Rat (Ne): Raigō, from the series Bravery Matched with the Twelve Animals of the Zodiac (Buyū mitate jūnishi)

Artist: Utagawa Kuniyoshi 歌川国芳 (1798-1861)
Publisher: Minatoya Kohei (Kinsendō) 湊屋小兵衛 ((active c. 1841–1862))
Historical period(s)
Edo period, ca. 1840
Woodblock print; ink and color on paper
H x W (overall): 36.6 x 12.5 cm (14 7/16 x 4 15/16 in)
Credit Line
The Anne van Biema Collection
Arthur M. Sackler Gallery
Accession Number
On View Location
Currently not on view

Woodblock print

Anne van Biema collection, Buddhism, Eastern zodiac, Edo period (1615 - 1868), Japan, priest, rat, sutra, ukiyo-e, WWII-era provenance
Provenance research underway.

Raigo (1002-1086) a Buddhist priest of the Miidera temple, vents his fury at the emperor's refusal to build an ordination platform for his temple in recognition of Raigo's successful prayers for the birth of the emperor's son. Bitterly disappointed, Raigo vowed to starve himself to death, and to end the young prince's life as well. The story of Raigo became popular during the Edo period, when its theme of opposition to injustice was recounted in popular literature, kabuki, and prints. Raigo-;here associated with the rat, the first animal in the zodiac cycle-holds an unrolled Buddhist sutra that he transforms into rats through his magical powers. In other versions of the story, Raigo transforms himself into a rat or a colony of rats and continuously devours the temple's precious sutras destroying the very scriptures that once inspired him.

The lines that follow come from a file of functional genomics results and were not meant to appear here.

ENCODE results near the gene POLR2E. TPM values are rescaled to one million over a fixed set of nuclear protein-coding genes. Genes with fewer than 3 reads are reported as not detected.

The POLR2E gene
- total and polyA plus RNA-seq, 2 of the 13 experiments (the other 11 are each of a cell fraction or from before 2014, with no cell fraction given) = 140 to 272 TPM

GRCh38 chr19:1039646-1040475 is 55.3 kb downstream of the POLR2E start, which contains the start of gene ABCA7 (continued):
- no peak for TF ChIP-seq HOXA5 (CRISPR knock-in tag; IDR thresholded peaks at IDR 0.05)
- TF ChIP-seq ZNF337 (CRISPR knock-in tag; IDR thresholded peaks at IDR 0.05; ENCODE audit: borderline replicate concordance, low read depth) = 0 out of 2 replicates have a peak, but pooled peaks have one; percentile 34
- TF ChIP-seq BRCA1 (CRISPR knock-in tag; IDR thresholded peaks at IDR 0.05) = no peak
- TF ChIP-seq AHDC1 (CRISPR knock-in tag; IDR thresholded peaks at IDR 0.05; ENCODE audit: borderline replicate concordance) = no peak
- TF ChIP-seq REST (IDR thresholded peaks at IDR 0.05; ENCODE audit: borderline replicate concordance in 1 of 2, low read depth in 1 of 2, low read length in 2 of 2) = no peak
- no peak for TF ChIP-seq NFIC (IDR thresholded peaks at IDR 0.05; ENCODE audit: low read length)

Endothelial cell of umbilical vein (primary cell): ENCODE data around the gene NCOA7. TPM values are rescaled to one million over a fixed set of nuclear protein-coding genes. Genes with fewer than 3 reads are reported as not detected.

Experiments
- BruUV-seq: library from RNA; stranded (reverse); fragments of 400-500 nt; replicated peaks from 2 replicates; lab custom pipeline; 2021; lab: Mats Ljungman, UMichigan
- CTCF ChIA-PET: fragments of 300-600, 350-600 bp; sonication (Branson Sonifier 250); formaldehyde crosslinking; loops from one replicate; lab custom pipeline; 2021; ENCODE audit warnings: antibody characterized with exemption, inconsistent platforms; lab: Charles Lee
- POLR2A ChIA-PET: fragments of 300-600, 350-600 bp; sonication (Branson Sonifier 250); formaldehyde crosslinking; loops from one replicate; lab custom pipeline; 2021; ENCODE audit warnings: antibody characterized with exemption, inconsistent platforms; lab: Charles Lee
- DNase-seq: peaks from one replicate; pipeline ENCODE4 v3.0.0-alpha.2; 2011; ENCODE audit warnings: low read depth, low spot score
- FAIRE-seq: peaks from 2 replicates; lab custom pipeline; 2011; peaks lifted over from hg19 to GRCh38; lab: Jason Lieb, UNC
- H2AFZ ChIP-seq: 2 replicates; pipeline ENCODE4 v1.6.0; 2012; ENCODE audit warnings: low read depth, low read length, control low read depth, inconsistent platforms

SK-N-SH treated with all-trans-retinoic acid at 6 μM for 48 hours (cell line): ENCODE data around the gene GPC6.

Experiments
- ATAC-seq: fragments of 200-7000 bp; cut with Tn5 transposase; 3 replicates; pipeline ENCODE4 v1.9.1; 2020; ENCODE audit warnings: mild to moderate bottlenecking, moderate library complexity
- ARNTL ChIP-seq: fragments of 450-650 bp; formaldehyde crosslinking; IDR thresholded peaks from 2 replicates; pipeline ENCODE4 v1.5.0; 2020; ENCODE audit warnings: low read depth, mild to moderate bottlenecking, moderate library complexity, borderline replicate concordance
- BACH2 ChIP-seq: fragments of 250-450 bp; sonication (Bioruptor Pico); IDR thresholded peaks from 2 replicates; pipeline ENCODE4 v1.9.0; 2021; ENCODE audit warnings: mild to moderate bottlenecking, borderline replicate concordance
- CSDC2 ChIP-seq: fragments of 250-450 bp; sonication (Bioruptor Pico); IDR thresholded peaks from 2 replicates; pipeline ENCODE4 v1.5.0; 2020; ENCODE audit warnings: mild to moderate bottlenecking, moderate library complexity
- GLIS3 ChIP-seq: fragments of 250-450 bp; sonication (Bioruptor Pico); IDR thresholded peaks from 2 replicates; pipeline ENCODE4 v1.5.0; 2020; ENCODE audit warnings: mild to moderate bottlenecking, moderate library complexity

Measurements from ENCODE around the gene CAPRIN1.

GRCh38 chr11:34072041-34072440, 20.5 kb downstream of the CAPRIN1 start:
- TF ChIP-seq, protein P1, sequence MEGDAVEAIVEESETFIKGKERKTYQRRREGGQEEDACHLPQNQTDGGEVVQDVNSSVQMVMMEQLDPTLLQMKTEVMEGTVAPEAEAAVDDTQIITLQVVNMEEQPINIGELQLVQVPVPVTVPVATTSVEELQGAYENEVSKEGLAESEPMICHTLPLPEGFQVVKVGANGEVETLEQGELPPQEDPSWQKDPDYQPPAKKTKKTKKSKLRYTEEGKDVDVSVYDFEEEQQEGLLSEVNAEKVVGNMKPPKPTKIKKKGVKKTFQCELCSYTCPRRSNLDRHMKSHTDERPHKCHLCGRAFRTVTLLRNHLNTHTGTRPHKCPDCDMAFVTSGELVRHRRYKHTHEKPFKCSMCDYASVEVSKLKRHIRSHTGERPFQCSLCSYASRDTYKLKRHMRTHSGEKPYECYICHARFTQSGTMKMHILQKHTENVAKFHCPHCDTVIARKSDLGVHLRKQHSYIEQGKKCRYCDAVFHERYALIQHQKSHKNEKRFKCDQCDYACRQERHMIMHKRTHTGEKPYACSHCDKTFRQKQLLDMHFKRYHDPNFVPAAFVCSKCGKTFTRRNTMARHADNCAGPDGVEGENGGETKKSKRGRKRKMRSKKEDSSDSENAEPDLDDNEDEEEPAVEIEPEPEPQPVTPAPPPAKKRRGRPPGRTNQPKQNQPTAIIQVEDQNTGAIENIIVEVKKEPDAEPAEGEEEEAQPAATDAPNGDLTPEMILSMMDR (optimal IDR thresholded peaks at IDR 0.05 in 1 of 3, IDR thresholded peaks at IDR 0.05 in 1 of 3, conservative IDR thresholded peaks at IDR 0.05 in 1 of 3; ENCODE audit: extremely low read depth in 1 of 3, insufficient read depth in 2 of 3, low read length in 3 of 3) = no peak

Published References
  • Ann Yonemura, et al. Masterful Illusions: Japanese Prints from the Anne van Biema Collection. Seattle and Washington. cat. 80, p.2 14-5, 216-17.
  • Robert T. Singer. The Life of Animals in Japanese Art. Exh. cat. Princeton, New Jersey. p 48, fig 10A.
Collection Area(s)
Japanese Art
Web Resources
Google Cultural Institute
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